One Earth’s “Species of the Week” series highlights an iconic species that represents the unique biogeography of each of the 185 bioregions of the Earth.
Known by many names, wümul is what the local Mapuche call this deer because it dwells in cold weather (mülm’llün) and is active right at dawn (wün). The pronunciation of the name by Spanish-speaking colonizers is huemul.
In English, it’s called the South Andean deer, and its scientific name is Hippocamelus bisulcus. Regardless of title, the Chilean huemul is an essential grazer in its ecosystem, helping prune and spread the seeds of new vegetation across Patagonia.
Life in the Patagonia landscape
The wide range of the huemul across the Andean Patagonia landscape is remarkable. Throughout the Valdivian Temperate forests and the Subantarctic Southern Beech forests, clusters of huemuls can be seen low along the coastline and high in the mountains at an altitude of 3,000 meters.
Their habitat is similar to postglacial times. Evergreens, grasses, and shrubs along the steppes surround rocky outcrops, glaciers, and large lakes.
Changing colors and binocular vision
A medium-sized deer, the huemul has a robust, short-legged body. Its average height is 1.7 meters, and females are about the same size as males. The coat of the huemul is dense, coarse, brittle, and relatively long and changes color with the season.
Between spring and autumn, the tone is a rusty brown to dark coffee, and as colder temperatures arrive, it becomes lighter in color and also thicker. This winter appearance makes the huemul less conspicuous in the barren landscape.
Underparts of the tail, the inguinal area, and the interior of the ears are white, as are small areas around the eyes and mouth. The position of the eyes gives it the benefit of a wide range of monocular vision on each side of its body at 285° and binocular vision, having only a narrow blind spot just behind it.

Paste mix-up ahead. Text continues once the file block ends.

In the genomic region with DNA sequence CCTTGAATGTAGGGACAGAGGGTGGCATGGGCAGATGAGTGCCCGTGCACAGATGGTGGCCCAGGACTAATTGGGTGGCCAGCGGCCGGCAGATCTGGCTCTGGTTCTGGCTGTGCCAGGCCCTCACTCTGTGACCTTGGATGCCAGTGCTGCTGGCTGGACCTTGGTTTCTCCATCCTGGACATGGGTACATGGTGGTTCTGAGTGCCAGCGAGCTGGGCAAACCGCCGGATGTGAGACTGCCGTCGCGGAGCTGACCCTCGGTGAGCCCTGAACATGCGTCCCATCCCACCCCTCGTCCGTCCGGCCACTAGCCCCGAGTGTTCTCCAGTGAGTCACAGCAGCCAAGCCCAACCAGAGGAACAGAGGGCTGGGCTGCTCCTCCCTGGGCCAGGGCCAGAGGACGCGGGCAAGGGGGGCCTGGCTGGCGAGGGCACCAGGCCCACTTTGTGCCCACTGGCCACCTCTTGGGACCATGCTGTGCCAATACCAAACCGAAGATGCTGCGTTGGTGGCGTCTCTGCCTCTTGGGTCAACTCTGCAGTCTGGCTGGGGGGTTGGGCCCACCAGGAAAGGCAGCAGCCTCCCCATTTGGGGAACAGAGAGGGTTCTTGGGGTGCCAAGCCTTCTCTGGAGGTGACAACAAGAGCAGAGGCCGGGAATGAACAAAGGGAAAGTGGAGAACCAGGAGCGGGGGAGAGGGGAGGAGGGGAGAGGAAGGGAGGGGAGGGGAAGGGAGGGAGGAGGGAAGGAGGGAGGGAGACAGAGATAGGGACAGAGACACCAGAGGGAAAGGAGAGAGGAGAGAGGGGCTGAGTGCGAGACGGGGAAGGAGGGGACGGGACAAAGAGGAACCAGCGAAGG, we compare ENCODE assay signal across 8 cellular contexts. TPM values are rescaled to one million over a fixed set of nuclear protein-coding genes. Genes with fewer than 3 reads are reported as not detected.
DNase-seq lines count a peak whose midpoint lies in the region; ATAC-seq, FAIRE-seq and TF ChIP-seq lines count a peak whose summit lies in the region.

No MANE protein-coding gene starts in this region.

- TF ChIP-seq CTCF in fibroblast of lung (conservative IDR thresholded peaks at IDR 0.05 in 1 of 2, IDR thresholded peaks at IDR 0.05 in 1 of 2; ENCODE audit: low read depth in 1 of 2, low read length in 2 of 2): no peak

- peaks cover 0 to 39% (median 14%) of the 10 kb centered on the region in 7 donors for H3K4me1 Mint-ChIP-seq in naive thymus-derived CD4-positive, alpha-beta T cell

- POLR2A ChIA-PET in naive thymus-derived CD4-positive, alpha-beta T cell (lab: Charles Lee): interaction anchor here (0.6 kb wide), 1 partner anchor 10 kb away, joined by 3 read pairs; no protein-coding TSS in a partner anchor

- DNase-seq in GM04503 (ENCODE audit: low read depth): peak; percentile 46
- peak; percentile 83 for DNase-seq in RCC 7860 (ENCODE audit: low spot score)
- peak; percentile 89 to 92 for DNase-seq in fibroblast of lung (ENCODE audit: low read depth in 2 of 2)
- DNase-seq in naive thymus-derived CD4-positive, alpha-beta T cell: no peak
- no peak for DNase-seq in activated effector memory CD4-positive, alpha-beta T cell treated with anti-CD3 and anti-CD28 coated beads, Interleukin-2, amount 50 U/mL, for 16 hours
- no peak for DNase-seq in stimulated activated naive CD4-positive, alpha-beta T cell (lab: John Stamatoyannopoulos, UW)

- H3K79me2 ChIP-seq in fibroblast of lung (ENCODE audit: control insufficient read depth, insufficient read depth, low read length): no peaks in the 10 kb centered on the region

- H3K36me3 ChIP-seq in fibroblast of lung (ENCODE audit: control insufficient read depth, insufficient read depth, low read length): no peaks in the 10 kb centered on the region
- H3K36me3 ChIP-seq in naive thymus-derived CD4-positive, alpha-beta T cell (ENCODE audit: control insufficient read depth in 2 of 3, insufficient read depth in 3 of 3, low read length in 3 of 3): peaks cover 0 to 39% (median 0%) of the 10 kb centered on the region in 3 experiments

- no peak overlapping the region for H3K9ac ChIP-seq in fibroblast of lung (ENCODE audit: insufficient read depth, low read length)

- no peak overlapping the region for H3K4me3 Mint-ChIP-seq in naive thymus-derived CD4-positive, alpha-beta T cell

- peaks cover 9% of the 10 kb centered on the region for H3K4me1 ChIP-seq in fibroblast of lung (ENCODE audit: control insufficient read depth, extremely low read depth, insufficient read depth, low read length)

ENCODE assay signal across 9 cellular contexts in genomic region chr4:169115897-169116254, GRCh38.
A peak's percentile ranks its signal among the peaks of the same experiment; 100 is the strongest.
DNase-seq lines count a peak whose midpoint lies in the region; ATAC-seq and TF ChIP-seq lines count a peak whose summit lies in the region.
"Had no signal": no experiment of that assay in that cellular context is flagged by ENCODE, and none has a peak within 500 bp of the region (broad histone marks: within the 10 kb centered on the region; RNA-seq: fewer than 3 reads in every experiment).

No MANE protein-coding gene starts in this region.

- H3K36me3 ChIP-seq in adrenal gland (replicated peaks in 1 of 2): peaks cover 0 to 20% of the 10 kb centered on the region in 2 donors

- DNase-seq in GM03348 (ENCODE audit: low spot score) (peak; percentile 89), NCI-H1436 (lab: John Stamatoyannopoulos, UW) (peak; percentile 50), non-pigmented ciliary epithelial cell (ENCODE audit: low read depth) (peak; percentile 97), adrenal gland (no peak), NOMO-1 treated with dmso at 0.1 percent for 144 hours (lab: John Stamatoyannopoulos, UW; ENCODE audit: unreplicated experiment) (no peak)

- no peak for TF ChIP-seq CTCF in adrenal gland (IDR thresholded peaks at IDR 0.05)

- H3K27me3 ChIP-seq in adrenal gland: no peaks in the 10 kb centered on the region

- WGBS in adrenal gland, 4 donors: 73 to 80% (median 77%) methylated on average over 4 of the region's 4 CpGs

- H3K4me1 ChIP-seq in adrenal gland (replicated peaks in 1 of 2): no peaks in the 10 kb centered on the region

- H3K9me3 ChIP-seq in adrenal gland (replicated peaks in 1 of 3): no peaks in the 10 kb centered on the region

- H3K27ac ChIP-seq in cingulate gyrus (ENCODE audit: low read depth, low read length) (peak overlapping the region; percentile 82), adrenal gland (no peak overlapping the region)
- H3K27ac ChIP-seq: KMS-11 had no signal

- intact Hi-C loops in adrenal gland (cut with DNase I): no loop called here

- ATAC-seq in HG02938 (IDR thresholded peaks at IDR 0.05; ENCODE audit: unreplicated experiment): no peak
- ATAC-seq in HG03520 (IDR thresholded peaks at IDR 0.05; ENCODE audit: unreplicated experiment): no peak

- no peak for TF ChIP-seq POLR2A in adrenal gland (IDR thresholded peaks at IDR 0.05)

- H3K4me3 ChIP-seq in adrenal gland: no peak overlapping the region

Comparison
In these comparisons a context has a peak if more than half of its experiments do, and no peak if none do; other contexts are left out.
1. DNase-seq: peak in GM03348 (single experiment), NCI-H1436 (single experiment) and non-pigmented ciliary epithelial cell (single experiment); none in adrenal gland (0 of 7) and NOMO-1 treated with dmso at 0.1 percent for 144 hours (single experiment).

The distinct ‘Y’ muzzle marking
Males have a Y-shaped black pattern along their forehead and muzzle. A male begins to grow antlers for the first time at six months old, and these continue to grow as simple unbranched spikes into the winter when they become covered with velvet-like skin.
In spring, these peel off and fall at the break of the winter. After that, the cycle of regrowth of bone tissue and later casting runs for less than half a year every year.
Power in numbers
From spring to early summer, when females care for their fawns, they remain segregated from their typical group, occupying rugged terrains along the eastern-facing slopes of the Andean Cordillera. This rough topography allows the fawn to stay hidden and away from predators such as foxes. Such a strategy is convenient while the youngsters develop locomotor skills.
As autumn returns, females and their young return to the group to spend the winter together. This aggregation of males and females almost year-round is considered by experts to be unusual among other ungulates. Yet, it can be explained in that they provide each other with protection and care.
A diet of over 145 plant species